This is a really fun way to support many good causes at once! Please consider purchasing a shirt from this link:   

Remember, if you click the above link straight from here, when you purchase a shirt it could help me go on a life-changing trip to Swaziland this summer!

Thanks to everyone for your support!

To learn more about the organization I am going to Swaziland with, please visit:

Monday, March 5, 2012

Being Me

Last month I was in a poetry class that challenged me beyond any expectation. At the end of the course, we were required to do a poetry reading at a cafe in my town. I've never thought of myself as a poet and the mere idea of sharing my work in front of a large audience was absolutely terrifying. However, I knew I had to do it if I wanted to pass the class so I forced myself to pick a few poems to read.

When I was looking through my poetry portfolio, I realized how much of it was forced eloquence. Most of my poems were wordy and sounded puffed up like they were trying to impress someone. And perhaps the worst part about them was that I couldn't even hear my own voice in the writing.

Originally, I had thought these poems were some of my best. When I wrote them, I thought they were graceful. I thought they sounded how poetry was supposed to sound. But then it hit me: there is no "supposed to" in poetry. There is either your voice, or a mess of random words. You can either use writing as an expression of your truth, or you use writing to pretend to be someone else.

I wanted to be me, one hundred percent, authentic me. So, instead of picking the poems that had any ounce of eloquence, I picked the three poems that I had written not to impress anyone, but just for myself. I stood in front of the audience, terrified, because I was opening myself up to a crowd of people, some of whom I didn't even know. I was showing them what was inside of me, what was stirring in my heart and my soul. I stood in front of that crowd, completely vulnerable, completely exposed. But, I have never felt so free as I did when I had every single eye on me that night, and every single ear listening to my truth.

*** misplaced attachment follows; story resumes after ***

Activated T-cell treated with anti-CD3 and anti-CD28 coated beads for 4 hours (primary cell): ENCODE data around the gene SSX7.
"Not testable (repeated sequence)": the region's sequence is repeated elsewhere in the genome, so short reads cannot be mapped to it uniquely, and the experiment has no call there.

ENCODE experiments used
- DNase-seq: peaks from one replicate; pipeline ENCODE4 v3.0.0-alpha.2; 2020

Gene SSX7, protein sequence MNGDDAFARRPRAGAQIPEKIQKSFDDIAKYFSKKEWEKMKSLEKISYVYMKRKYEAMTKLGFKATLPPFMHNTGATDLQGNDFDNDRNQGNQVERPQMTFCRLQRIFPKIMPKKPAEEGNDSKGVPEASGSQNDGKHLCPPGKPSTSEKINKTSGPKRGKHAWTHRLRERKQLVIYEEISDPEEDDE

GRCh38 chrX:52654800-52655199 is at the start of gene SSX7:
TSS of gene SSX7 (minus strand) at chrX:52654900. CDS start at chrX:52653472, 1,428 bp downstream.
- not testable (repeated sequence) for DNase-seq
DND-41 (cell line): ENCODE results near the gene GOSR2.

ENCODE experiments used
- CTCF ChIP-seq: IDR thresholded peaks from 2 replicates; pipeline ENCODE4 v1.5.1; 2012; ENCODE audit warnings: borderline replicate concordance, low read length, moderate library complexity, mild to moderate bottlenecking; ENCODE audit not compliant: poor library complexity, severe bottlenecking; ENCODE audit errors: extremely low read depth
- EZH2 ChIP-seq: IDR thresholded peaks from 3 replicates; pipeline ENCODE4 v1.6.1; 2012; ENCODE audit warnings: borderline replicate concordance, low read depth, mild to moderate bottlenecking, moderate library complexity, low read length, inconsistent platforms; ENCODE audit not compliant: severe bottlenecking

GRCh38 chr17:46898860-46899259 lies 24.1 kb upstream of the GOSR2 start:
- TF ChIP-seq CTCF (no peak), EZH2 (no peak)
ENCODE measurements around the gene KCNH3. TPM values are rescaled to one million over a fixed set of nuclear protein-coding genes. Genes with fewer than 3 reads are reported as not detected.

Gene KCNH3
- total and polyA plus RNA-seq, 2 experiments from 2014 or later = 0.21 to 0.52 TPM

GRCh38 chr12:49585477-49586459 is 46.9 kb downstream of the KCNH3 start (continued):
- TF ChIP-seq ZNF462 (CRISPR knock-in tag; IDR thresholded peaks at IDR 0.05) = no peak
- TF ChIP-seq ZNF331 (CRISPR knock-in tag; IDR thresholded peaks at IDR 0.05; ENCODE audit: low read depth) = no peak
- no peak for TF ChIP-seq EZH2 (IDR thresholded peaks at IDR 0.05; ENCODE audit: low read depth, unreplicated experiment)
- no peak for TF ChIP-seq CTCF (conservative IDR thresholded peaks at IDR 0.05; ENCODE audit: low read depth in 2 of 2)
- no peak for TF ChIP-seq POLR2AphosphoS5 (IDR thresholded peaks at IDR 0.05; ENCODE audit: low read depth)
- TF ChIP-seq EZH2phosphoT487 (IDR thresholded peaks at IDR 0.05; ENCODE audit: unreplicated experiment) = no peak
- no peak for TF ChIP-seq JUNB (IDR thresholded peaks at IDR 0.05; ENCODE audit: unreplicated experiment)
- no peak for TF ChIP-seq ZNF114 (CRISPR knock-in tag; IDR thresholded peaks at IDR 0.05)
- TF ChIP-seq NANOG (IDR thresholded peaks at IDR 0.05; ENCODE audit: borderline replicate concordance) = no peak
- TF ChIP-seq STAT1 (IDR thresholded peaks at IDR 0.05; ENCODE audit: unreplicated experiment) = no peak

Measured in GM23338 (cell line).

The first poem I read was called "Jesus in Disguise" and was inspired by Matthew 25:37-40,

37 “Then the righteous will answer him, ‘Lord, when did we see you hungry and feed you, or thirsty and give you something to drink? 38 When did we see you a stranger and invite you in, or needing clothes and clothe you? 39 When did we see you sick or in prison and go to visit you?’
   40 “The King will reply, ‘Truly I tell you, whatever you did for one of the least of these brothers and sisters of mine, you did for me.’

In my life, I have witnessed a lot of hypocrisy. Many times, I have been a hypocrite myself. But whenever I read this bible verse, I experience a slap in the face, a wake-up call. It makes me think about what it truly means to love and our responsibility to care for others in the world. I know that many people will not agree with my interpretation of this verse, but I would like to share my poem anyway so that, if nothing else, you can see my point of view and then draw your own conclusions.

I still don't think I am a poet, but my goal is not to become one. My goal is to be authentic and truthful in my experience every day that I live.

Jesus In Disguise

By Alexandra Warwick

Have you found Jesus?
I have.
He’s right there.
Do you see that homeless man you walk past in disgust every day
whose putrid feet stick out of an ancient pair of tattered brown leather shoes?
The homeless man, right there
who you don’t love?

Do you see Him?
That’s Jesus.

Have you found Jesus?
I have.
He’s right there.
Do you see that woman with an elegant blue hijab on her head
smiling sweetly to herself while you carefully avoid her eyes?
The woman with the hijab, right there
who you don’t love?

Do you see Her?
That’s Jesus.

Have you found Jesus?
I have.
He’s right there.
Do you see that homosexual waving a brilliant rainbow flag at the pride parade  
whom you have never spoken to or bothered to understand,
yet took the liberty to condemn to hell?
The homosexual, right there
who you don’t love?

Do you see Him?
That’s Jesus.

Have you found Jesus?
I have.
He’s right there.
Do you see that beautiful, bright-eyed girl,
whose feet wouldn’t even reach the pedals of a car
selling her body on the street?
The prostitute, right there
who you don’t love?

Do you see Her?
That’s Jesus.

Do you see how exquisitely imperfect He seems?
Do you see how exquisitely imperfect you are?

Have you found Jesus?
I have.
He’s right there.
Right in the spot where you turned your back.